Monday, 27 October 2008

Some Reflections from an Election Campaign

Filipiniana News - Rhyme or Reason
15 October 2008

The Canadian federal election results have been released and we have another minority Conservative government.   Whether this is good or disappointing news for some, one thing is for sure: there are important lessons to be learned from the five-week campaign period that preceded the October 14 elections.

First of all, as it appears that we are almost in the very same situation that we were in before the election was called, people are left wondering whether all the expense and effort was worth it.   From a financial standpoint, most will likely say no, as millions of dollars have been spent on campaign ads and election expenses with the end result of simply maintaining the status quo.  Why did we have to go through all that trouble and spend so much money in the process?

From a more optimistic viewpoint, the campaign period served as a wake-up call not only for politicians, but also for the general population.  The campaign period helped to ignite passions and educate the people on significant issues that they would not otherwise have given more thought about.  For instance, the extensive coverage given to the environmental concerns has awakened many into realizing the extreme importance of protecting our natural habitat.  Failure to do so endangers not only our very lives but also those of future generations.  If only for the very purpose of raising people’s awareness of this very basic but absolutely significant issue, the election exercise could not simply be dismissed as a total waste.

The campaign period also served as a reminder for our politicians that their words and promises can and do come back to haunt them.  Campaign speeches are known to be a fertile ground for promising heaven on earth, which promises tend to be forgotten once the party or candidate is elected to power.   If there are politicians who still think that they can get away with such folly, then they must have realized by now that they are clearly mistaken.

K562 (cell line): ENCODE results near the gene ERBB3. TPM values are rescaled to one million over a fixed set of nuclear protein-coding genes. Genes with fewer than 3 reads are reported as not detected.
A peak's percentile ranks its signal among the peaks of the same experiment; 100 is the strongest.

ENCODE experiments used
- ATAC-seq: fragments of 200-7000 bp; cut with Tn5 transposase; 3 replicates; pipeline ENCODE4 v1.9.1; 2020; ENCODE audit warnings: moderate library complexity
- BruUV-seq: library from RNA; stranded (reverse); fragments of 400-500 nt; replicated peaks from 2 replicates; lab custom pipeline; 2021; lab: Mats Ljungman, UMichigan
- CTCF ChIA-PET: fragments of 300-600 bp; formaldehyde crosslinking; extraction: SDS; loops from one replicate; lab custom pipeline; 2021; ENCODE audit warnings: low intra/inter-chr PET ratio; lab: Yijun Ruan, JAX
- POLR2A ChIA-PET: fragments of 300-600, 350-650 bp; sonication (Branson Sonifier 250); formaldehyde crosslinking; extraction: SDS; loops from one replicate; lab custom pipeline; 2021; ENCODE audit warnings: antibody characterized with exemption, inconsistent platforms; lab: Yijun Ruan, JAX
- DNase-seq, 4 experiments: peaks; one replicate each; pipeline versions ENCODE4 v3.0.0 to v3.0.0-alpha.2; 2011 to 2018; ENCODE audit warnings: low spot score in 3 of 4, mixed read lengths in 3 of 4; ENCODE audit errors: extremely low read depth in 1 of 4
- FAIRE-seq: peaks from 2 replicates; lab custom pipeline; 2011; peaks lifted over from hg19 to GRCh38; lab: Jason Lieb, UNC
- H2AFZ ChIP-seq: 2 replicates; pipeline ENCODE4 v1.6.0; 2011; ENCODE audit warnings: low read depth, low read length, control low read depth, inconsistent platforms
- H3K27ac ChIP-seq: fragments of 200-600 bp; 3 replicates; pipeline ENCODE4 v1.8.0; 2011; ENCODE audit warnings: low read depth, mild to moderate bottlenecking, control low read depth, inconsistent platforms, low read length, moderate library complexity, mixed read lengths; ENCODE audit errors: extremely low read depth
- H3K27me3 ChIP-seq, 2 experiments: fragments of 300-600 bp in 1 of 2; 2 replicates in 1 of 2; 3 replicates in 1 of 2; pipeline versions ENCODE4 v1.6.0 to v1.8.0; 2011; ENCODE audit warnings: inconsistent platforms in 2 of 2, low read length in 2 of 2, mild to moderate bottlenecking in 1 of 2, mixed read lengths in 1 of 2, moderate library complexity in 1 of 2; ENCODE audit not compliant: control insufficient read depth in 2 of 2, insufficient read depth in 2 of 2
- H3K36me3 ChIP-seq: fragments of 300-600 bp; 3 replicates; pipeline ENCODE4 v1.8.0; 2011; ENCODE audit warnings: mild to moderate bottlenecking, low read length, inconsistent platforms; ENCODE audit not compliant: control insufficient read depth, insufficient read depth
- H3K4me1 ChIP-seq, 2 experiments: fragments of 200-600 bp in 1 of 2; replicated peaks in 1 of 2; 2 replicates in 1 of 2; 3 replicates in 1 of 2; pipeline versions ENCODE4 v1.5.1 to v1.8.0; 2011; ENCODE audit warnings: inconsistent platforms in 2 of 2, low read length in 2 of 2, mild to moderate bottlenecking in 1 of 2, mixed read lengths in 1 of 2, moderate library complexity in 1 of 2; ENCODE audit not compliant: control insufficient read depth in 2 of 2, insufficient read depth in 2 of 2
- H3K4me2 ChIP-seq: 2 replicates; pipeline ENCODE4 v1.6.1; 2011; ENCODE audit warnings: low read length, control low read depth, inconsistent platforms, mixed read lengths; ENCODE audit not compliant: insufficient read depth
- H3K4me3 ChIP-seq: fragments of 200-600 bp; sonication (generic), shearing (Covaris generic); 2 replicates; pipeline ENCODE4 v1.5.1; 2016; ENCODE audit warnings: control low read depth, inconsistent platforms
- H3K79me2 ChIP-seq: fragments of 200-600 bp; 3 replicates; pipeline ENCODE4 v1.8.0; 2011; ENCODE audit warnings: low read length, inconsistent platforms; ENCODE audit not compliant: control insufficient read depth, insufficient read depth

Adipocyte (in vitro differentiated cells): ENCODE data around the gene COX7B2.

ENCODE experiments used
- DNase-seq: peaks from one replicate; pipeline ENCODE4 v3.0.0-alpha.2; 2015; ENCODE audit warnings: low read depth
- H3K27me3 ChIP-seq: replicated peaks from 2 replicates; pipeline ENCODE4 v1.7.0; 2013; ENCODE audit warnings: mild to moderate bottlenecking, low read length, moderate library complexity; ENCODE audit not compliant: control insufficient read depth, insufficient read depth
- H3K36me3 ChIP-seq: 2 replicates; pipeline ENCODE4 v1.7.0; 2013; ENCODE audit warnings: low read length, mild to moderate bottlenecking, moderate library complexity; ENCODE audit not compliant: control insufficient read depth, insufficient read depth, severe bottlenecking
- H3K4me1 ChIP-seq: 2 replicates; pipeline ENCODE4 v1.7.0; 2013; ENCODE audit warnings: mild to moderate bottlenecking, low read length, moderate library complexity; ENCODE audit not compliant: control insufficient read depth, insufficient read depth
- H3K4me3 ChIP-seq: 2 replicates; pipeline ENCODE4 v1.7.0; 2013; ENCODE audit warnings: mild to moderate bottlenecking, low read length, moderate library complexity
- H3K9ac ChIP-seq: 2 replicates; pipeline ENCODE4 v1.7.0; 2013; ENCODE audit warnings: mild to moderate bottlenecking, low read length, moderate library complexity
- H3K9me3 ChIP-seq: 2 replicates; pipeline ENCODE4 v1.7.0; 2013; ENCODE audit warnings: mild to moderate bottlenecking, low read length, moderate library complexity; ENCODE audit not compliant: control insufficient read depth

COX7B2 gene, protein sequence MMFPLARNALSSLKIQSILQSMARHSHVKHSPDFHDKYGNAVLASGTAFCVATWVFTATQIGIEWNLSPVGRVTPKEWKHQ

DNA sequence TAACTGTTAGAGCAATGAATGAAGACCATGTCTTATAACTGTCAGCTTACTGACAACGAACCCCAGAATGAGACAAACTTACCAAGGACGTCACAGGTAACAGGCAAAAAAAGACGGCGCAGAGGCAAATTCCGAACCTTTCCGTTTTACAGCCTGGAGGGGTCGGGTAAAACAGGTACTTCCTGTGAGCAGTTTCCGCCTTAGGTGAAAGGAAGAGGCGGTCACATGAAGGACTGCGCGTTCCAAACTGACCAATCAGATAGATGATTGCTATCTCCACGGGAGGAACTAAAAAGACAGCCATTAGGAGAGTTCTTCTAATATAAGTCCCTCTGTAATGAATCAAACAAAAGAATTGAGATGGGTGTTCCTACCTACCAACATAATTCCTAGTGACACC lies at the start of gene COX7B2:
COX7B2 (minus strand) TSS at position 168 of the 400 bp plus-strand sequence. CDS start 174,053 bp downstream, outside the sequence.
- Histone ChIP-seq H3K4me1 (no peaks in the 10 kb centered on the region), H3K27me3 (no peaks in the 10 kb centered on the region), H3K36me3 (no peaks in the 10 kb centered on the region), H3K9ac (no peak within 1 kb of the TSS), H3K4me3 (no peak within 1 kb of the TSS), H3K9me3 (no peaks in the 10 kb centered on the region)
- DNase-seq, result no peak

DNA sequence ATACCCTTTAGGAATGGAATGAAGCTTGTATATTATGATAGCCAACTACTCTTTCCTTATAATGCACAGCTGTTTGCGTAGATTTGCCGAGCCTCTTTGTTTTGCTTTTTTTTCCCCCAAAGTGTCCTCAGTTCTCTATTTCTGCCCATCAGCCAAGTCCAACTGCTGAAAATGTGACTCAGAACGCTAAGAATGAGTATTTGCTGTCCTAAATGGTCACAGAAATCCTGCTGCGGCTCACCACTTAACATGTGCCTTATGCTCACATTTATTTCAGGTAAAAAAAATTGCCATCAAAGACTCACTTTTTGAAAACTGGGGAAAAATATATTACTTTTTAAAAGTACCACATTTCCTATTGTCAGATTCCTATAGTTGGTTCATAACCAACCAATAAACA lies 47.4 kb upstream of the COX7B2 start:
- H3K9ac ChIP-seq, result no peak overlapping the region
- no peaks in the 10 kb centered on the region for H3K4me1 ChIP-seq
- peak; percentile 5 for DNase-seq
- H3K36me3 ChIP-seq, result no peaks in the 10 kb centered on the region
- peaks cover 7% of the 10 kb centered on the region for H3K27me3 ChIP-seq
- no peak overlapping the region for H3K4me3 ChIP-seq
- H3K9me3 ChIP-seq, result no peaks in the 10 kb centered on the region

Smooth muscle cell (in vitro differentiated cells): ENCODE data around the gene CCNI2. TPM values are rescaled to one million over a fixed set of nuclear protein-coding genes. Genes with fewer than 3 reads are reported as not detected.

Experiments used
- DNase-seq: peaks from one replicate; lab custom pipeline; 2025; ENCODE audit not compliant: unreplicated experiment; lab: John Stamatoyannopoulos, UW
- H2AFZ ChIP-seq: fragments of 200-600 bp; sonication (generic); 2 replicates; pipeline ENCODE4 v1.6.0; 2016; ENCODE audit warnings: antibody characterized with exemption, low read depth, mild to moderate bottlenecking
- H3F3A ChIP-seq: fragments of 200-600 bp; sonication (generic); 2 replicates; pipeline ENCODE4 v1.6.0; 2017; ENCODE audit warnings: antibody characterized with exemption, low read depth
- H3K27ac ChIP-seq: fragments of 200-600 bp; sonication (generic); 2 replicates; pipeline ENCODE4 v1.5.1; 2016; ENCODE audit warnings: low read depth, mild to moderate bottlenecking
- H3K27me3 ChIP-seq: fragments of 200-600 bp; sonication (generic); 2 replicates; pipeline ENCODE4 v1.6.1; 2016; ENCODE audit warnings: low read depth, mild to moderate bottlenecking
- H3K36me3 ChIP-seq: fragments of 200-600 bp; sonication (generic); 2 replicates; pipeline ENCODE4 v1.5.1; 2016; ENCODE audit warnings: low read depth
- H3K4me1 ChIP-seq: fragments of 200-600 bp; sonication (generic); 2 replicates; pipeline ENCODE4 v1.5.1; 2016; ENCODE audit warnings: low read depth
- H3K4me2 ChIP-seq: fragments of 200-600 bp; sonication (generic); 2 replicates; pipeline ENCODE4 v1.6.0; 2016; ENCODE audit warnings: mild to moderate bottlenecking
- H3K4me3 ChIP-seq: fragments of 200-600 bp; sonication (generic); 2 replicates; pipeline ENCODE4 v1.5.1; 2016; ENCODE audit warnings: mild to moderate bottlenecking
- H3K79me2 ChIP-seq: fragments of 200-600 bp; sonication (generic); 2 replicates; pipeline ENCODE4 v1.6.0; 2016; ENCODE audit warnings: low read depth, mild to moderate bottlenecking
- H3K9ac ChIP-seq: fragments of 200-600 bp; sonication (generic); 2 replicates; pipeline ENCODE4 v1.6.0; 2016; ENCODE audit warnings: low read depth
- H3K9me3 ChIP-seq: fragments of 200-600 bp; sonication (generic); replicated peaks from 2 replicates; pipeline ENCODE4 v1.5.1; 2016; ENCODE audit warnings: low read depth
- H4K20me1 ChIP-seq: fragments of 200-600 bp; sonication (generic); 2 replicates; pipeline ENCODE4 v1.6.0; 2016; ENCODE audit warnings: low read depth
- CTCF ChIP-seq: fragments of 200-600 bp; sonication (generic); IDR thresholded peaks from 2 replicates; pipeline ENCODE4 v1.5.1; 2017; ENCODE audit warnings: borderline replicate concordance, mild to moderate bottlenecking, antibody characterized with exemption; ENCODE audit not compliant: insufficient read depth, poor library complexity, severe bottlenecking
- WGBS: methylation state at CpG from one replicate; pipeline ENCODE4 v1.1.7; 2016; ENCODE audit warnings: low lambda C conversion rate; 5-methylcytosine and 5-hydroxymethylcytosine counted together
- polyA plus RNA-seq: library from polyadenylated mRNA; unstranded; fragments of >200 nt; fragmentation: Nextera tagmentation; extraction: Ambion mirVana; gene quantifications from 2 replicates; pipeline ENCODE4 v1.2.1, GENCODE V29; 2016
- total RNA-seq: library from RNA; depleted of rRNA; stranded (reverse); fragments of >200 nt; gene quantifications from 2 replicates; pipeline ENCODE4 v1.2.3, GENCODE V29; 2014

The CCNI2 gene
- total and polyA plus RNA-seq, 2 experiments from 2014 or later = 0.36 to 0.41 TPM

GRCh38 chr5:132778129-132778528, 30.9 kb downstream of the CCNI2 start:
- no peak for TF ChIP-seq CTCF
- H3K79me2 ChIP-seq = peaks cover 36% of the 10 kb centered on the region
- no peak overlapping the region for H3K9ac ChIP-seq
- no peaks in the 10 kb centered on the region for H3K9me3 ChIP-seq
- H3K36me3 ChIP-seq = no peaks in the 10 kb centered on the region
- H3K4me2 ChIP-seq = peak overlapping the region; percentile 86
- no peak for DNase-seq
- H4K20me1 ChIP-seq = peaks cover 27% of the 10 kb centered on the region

It had likewise been almost serendipitous that the short election campaign period in Canada coincided with the recent economic downturns not only in North America but also worldwide.   The recent weeks have certainly been a roller coaster ride for many, particularly the stockbrokers, the politicians, the banks, investors, etc..  The sudden collapse of world economies have brought back fears of another recession, causing panic among some sectors of the population.   One important thing that was emphasized through all these is that greed will eventually take its toll.  It is about time that those with power and wealth realize that these possessions are fleeting.  It will thus make much more sense to end the culture of accumulation and selfishness and instead consider effective ways of redistributing excessive wealth and using power for the greater good.

For instance, as we went through this recent political exercise, worried about plunging stock markets and devalued currencies, millions of men, women and children in other parts of the world are dying from severe starvation, curable diseases and untreated ailments on a daily basis.  We need to be reminded that there are hordes of people in developing and underdeveloped countries where the most basic rights to food, shelter, clothing and education are but a distant dream.  There are still those who suffer the most cruel forms of torture and other types of inhuman and undeserved punishment, those who live in the midst of a protracted war, those who live in constant fear and injustice and various forms of human rights violations. 

While the recently concluded election campaign also tackled issues of poverty, crime and the environment within our borders, it should have also served as a reminder that our country is not isolated from the rest of the world.  The need to reach out and assist people especially in poorer countries is a serious responsibility that Canada should not ever neglect.  Yes, there are problems within this country that have yet to be resolved.  But their solutions are clearly intertwined with a clear vision and sincere efforts to cooperate with the rest of the world in making this a better place in which to live not just for Canadians, but for all of our fellow human beings.

The author is a lawyer in Toronto and may be reached at